I imagine a certain percentage of guys go into karate or jiu-jitsu because they want to learn how to kick someone’s ass. Was that part of the appeal for you?
There were two reasons that I started training. The first is that I was afraid and wanted to be able to defend myself. It wasn’t about kicking somebody’s ass — it was being able to distance yourself from a situation, deescalate a situation, or if worst-case scenario it happens where somebody actually attacks you, you can protect yourself. I just had this fear that I’d be with a loved one and something would happen, and I wouldn’t be able to [protect] them.

As a side thing, I was also watching a lot of MMA secretly. Basically, I wasn’t telling people that I was watching UFC fights. I was a little embarrassed by the fact that I thought that it was supposed to be for certain types of dudes since it was this brutal blood sport. Everyone had been telling me, “This is barbaric. This is just for meatheads and jocks.”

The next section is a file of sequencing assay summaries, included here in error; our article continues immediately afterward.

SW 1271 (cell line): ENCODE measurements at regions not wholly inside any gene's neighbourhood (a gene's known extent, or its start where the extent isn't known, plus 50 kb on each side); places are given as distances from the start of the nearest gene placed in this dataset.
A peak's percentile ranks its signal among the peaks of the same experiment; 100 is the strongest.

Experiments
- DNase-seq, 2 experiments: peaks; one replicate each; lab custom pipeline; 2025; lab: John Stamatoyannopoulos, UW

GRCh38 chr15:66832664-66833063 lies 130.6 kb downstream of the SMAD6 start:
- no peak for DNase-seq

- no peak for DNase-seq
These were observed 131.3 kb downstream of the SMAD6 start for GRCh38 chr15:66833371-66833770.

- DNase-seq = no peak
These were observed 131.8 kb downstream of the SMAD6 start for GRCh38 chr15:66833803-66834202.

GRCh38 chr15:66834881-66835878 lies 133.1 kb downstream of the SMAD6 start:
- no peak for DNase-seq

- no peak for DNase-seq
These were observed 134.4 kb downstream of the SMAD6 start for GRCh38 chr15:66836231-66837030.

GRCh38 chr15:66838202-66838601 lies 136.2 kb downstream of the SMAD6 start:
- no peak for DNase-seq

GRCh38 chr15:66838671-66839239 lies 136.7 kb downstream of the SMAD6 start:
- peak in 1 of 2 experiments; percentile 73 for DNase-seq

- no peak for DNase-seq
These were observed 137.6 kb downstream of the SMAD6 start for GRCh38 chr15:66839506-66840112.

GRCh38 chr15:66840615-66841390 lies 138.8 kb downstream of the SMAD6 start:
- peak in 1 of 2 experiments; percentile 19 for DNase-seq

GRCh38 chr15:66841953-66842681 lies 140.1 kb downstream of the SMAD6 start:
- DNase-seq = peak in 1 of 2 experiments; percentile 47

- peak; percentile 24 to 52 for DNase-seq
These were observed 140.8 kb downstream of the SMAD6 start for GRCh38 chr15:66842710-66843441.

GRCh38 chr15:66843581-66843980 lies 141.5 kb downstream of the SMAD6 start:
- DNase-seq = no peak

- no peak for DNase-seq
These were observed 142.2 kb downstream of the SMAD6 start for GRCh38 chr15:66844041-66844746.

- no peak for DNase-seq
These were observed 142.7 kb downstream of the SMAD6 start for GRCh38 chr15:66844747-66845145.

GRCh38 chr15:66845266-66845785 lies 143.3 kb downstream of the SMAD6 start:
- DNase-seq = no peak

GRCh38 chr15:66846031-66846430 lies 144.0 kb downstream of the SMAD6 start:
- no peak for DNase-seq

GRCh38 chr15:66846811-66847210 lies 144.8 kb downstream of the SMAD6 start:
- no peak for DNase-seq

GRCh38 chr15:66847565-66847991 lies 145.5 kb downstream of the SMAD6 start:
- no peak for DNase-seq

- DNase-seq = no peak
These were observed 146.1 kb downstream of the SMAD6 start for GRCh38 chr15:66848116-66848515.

But at a certain point, I started realizing that it was an actual sport, and I started finding the nuance and the technical side of things so fascinating. The main thing was that I saw there were certain dudes and certain girls who just could demolish people on the ground. And I was like, “What’s that thing on the ground? What is that wrestling that they’re doing?” I came to find out it’s jiu-jitsu. I said, “I have to do jiu-jitsu, that’s what I want to learn. I don’t want to get hit in the face — I want to be more technical, I want to use leverage and I want to learn submission.”

It took three years after that conversation with myself before I finally walked through the doors of my first academy. Jiu-jitsu’s all about self-defense, so they have no issues with you coming in and saying, “I want to learn how to defend myself.” I think karate and other martial arts are a little different, where it’s more about finding inner peace for yourself, a strength inside yourself, and you’re learning stuff. But jiu-jitsu’s definitely a combat sport — you’re learning to go 100 percent and defend yourself, but also attack at the same time. It’s definitely more practical for everyday self-defense and fighting.